7. Several persons in organization influence purchase.

8. Lot of buying occurs in direct dealing with manufacturers.


Organizational Buying Situations



Straight rebuy

Modified rebuy

New task buy

Systems buy


Participants in the Business Buying Process

Users
Initiators
Influencers
Buyers
Gatekeepers
Deciders
Approvers


Major Influencers on Business Buyers



Environmental factors

Organizational factors

Interpersonal factors

Individual factors



Organizational Buying/Purchasing/Procurement Process



Problem recognition

General need description

Product specification

Supplier search

Proposal solicitation

Supplier selection

Order routine specification



Supplier performance review



For Further Reading



Philip Kotler, Marketing Management

The issues in organizational buyer behavior are applicable when securities market intermediary are trying to sell their services to institutional clients.

Monday, September 8, 2008

Analyzing Competitors - A Marketing Activity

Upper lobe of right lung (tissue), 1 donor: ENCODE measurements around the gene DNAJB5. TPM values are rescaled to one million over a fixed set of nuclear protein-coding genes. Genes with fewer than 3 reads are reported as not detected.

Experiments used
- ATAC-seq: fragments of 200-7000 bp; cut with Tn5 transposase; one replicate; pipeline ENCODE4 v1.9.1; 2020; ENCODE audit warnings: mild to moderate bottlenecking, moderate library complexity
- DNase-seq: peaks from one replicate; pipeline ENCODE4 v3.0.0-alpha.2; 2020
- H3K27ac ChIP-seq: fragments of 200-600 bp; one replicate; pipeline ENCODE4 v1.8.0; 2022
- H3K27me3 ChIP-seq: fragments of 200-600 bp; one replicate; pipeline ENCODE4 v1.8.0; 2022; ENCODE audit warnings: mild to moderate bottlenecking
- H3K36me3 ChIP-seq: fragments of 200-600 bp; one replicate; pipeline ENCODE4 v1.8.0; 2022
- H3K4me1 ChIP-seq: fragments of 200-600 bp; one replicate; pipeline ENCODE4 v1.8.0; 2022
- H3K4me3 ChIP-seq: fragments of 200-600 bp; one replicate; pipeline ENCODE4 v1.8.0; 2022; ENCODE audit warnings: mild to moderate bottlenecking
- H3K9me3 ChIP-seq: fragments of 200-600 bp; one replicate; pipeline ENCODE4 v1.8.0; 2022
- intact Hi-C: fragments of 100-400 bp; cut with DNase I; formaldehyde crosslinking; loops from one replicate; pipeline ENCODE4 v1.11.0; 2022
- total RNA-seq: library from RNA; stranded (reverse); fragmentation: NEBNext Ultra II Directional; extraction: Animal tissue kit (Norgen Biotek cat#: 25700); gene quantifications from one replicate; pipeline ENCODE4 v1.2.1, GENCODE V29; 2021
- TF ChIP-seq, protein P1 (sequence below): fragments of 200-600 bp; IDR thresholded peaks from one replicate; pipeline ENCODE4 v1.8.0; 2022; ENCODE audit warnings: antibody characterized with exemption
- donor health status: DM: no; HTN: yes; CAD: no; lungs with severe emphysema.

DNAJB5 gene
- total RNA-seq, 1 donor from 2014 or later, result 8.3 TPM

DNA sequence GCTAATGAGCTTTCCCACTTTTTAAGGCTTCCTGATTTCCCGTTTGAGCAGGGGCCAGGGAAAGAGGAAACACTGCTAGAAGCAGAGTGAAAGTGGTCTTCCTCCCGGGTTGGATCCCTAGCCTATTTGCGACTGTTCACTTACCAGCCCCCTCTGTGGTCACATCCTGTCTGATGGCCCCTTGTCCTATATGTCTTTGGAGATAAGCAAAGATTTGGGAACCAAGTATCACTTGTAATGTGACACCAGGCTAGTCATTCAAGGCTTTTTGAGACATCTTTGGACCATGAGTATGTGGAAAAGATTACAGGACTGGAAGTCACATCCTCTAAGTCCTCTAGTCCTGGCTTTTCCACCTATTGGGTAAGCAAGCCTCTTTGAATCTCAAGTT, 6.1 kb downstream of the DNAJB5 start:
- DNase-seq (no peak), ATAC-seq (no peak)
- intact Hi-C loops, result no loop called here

Marketing Management Article


Companies need to know five things about competition.

Who are our competitors?
What are their strategies?
What are their objectives?
What their strengths and weaknesses?
What are their reaction patterns?

Who are our competitors?

Kotler outlined four levels of competition, based on the degree of product substitutability.

1. Brand competition.
2. Industry competition
3. Form competition
4. Generic competition

Identifying Competitor Strategies

Resourceful competitors revise their strategy through time. A group of firms following the same strategy in a given target market is called a strategic group. A company needs to identify the strategic grouping which it competes. It has to monitor efforts so potential new entrants into this strategic group.

Determining Competitors’ Objectives